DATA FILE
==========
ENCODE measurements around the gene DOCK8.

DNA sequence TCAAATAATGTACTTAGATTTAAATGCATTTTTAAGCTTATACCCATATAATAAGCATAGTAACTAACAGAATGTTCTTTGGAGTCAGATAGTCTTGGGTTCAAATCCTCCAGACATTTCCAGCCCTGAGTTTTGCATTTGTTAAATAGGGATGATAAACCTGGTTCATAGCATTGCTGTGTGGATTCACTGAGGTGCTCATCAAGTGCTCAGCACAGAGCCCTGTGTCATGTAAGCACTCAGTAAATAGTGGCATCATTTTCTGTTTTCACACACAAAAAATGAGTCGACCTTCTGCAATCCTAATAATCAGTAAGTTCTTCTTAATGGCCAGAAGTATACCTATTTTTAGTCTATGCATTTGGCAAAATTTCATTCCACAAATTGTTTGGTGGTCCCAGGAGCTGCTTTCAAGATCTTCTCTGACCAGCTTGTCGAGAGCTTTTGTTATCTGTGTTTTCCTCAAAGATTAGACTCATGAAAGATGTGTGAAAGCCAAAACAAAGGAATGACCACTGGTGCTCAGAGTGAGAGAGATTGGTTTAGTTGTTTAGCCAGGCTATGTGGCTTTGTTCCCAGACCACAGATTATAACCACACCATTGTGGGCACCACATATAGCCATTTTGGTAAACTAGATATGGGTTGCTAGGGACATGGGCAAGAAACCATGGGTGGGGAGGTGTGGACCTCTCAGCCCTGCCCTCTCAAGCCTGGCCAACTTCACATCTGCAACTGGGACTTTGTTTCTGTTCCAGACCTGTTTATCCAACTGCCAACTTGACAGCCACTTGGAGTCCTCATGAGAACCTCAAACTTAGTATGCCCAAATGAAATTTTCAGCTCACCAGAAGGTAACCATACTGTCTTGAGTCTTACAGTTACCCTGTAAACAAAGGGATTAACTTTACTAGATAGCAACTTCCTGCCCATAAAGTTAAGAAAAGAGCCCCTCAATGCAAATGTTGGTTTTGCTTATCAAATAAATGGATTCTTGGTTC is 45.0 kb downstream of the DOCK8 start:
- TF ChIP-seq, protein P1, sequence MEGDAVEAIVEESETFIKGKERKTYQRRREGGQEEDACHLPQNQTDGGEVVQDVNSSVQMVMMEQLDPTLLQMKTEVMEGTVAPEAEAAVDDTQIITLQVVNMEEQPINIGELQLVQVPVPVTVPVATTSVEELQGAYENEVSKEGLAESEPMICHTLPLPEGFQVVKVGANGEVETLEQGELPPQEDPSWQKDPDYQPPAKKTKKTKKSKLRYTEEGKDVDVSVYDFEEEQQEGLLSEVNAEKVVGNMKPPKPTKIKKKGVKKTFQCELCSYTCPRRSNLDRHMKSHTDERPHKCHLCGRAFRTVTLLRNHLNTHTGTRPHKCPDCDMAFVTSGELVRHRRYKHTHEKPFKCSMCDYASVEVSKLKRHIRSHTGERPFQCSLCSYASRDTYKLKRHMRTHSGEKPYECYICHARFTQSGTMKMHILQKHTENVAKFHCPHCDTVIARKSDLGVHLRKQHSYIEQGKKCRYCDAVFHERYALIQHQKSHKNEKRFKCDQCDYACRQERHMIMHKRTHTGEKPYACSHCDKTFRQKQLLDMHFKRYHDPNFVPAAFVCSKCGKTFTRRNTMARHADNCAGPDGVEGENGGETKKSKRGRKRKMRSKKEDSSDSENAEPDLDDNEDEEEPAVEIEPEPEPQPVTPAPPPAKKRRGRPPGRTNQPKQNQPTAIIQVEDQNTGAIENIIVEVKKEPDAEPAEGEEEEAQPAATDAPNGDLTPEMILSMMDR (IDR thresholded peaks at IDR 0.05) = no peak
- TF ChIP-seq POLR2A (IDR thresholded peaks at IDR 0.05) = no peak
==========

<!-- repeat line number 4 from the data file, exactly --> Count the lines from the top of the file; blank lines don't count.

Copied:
- TF ChIP-seq POLR2A (IDR thresholded peaks at IDR 0.05) = no peak